Christopher Allen was ready for a fresh start. On an unseasonably warm afternoon in March, Allen, in his early 30s, walked to the 6800 block of Woodland Avenue in Southwest Philadelphia, where a Mobile Overdose Surge Response Bus from Prevention Point Philadelphia, a nonprofit public health agency, was parked. In an almost street-fair-like atmosphere, snacks, packages of the opioid overdose reversal drug Narcan, and drug test strips were offered on fold-up tables. Reverend MacIvan Rogers of the nearby St. James Church of Kingsessing, a strong supporter of the Prevention Point bus, stopped by to chat. Three physicians from the University of Pennsylvania’s Perelman School of Medicine evaluated eight clients, while case managers from Prevention Point helped them find jobs and housing. And staffers from the city’s Department of Behavioral Health and Intellectual disAbility Services told passersby about their mental health services.

The professionals here “are all really good at making people feel comfortable,” said Judy Chertok, Director of Addiction Medicine in the department of Family Medicine and Community Health at the University of Pennsylvania.

Prevention Point’s van is parked in front of St. James Church of Kingsessing in Southwest Philadelphia on March 13, 2024. The new RV has distributed up to 50 Narcan packages in one day.

After a 45-minute visit, Allen had renewed a prescription for Suboxone, a drug that cuts opioid cravings and dramatically reduces the risk of overdosing, and he joined a counseling program. He felt that stopping by a van for medications for opioid use disorder (MOUD) was preferable to visiting a clinic or doctor’s office, places that in the past had made him feel unwelcome. “People got edgy in there,” he recalled.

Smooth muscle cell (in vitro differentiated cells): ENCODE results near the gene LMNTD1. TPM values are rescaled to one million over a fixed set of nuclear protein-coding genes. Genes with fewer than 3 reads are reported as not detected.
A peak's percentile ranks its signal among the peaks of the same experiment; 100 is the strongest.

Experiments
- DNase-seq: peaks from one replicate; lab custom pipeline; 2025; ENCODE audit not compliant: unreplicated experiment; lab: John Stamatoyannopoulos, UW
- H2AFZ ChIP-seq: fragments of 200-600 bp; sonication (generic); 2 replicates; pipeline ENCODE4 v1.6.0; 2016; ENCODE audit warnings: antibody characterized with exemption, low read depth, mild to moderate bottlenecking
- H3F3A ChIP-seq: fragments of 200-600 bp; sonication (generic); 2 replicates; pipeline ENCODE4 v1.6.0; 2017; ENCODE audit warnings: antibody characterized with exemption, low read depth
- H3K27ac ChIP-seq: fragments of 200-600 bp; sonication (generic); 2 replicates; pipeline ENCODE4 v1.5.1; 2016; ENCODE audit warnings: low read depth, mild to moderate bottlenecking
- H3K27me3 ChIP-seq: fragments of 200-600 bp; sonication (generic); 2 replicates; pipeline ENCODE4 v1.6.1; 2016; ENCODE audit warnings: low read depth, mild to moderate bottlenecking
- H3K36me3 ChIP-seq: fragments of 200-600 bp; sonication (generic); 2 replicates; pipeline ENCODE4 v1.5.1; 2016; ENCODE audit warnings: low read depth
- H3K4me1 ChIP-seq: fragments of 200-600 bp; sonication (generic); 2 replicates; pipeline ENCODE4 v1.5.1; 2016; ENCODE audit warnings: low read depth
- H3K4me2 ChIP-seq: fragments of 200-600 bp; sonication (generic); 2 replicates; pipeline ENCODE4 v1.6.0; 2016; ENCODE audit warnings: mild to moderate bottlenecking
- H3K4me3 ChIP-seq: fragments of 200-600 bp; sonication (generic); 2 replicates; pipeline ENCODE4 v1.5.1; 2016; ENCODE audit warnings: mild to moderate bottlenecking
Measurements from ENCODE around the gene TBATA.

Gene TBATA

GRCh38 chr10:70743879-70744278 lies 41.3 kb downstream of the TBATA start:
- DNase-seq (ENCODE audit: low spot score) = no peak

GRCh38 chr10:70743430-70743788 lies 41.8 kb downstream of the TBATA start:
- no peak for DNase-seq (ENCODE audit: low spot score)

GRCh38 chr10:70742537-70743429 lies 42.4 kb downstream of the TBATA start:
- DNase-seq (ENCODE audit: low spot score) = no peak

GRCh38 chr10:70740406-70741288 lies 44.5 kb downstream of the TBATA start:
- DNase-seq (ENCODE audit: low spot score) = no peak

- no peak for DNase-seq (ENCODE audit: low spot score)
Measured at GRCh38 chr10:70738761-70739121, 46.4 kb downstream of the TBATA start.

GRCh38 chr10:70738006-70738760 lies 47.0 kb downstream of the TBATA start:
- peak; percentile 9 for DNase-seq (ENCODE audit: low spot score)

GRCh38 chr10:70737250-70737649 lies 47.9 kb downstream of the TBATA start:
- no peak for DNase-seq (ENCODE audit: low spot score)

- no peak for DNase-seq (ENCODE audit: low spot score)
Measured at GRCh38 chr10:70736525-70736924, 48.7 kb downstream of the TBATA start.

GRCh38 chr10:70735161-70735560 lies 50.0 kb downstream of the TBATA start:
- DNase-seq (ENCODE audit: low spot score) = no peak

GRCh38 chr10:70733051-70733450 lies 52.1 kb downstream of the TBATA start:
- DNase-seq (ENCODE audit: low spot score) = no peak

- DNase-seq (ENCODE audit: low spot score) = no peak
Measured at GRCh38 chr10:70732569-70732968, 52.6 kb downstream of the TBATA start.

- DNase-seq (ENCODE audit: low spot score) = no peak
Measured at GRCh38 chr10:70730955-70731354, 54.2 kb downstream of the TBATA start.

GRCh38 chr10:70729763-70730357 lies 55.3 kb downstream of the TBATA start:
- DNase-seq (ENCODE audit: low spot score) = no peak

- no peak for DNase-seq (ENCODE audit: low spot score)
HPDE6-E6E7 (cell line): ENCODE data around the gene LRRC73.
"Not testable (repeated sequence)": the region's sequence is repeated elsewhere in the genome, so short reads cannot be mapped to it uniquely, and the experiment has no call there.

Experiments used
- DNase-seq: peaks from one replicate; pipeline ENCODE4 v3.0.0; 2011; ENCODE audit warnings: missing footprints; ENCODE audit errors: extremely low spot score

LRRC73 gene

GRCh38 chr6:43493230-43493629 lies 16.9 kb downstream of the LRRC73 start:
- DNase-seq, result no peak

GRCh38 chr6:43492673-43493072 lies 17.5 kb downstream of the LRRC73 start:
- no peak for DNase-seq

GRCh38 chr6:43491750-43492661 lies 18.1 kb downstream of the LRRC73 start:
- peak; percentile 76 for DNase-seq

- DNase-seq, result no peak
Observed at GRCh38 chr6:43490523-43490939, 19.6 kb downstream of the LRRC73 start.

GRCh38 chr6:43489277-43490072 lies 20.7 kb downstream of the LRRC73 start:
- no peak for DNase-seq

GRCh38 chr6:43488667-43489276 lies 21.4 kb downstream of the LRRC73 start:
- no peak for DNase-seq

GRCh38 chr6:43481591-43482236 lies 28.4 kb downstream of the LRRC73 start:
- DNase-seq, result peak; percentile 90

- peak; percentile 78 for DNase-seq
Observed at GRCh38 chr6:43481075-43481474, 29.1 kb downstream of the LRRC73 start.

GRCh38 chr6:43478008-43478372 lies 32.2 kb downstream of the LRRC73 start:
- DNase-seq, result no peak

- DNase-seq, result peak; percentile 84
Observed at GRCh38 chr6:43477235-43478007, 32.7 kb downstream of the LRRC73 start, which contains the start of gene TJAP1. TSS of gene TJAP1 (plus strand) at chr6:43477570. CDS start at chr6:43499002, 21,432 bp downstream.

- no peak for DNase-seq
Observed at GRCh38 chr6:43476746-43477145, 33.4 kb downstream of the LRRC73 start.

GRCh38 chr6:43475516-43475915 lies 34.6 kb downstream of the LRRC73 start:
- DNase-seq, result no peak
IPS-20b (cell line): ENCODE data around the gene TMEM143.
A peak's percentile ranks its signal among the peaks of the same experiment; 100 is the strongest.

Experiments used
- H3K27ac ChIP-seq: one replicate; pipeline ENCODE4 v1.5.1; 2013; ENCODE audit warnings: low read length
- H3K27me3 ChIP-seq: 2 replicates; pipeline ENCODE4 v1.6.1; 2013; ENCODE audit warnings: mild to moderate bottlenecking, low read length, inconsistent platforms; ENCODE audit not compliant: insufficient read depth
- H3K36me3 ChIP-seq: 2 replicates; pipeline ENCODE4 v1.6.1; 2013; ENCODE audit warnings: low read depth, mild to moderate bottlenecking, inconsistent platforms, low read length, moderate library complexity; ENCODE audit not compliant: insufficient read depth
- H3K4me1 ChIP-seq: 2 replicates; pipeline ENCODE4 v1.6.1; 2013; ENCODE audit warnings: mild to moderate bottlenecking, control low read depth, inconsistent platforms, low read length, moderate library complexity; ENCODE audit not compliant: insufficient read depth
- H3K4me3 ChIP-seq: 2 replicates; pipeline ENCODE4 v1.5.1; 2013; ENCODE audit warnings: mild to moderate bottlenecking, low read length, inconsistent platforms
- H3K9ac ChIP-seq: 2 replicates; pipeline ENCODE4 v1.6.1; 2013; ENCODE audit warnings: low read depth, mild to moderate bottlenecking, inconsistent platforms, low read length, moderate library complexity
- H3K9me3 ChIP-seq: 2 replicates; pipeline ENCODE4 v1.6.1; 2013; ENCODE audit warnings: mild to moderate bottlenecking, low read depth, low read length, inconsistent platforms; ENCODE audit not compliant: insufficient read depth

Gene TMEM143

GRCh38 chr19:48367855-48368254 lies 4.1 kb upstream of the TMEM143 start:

Others share Allen’s discomfort. “There is some evidence that many people won’t go to traditional medical settings to seek health care,” said LDI Senior Fellow Shoshana Aronowitz, Assistant Professor in the Department of Family and Community Health at Penn Nursing. “The point of street medicine is to meet people where they are and provide care if they don’t want to or can’t go into a clinic.”

Street medicine, practiced out of a van or literally on the streets, just got a boost. In October, the federal government announced that it would allow providers to bill for services delivered in a “non-permanent location on the street or found environment.” States such as Pennsylvania, California, and Hawaii had already made this move to increase access to care for people at risk, especially the unhoused and those with substance use disorders.

The main beneficiaries are practices that seek out people living in hard-to-reach places like encampments. But the shift is important, even for operations like Kensington-based Prevention Point and Northeast Philadelphia’s Courage Medicine, brick-and-mortar clinics that already receive Medicaid reimbursement for services performed from their vans.

“The point-of-service billing change is a step in the right direction. It legitimizes street medicine in a way that hasn’t happened before. But there are a lot of things that need to also happen to actually increase the availability of mobile medicine,” said Catherine Abrams, Program Coordinator for Substance Use Response Guidance and Education (SURGE), a training arm of the nonprofit Health Federation of Philadelphia.

The Overdose Crisis Continues

Rev. MacIvan Rogers of St. James Church of Kingsessing and Denise Botcheos, Director of Behavioral Health Services at Prevention Point, stand in front of the group’s van. Rev. Rogers asked for Prevention Point to come to the area and wants to continue its work by training volunteer counselors, offering medical referrals, and bringing in speakers.

Drug-related deaths have been increasing throughout the city for decades. In 2022, the last year for which figures are available, fatal drug overdoses in Philadelphia hit a peak of 1,413, with people of color hit hardest. Over 80% of the overdose fatalities in 2022 involved opioids—almost always fentanyl. When the city’s fatality figures were released last October, then-Mayor Jim Kenney said, “It is no longer accurate to call this an opioid epidemic; it is an overdose epidemic driven by an increasingly contaminated drug supply.”

One newer drug is xylazine, a non-opioid animal tranquilizer that can be added to fentanyl or heroin. Also known as “tranq,” xylazine was reported in 34% of overdose deaths. Even when not fatal, the drug can cause serious wounds in many users—not just at injection sites but all over the body.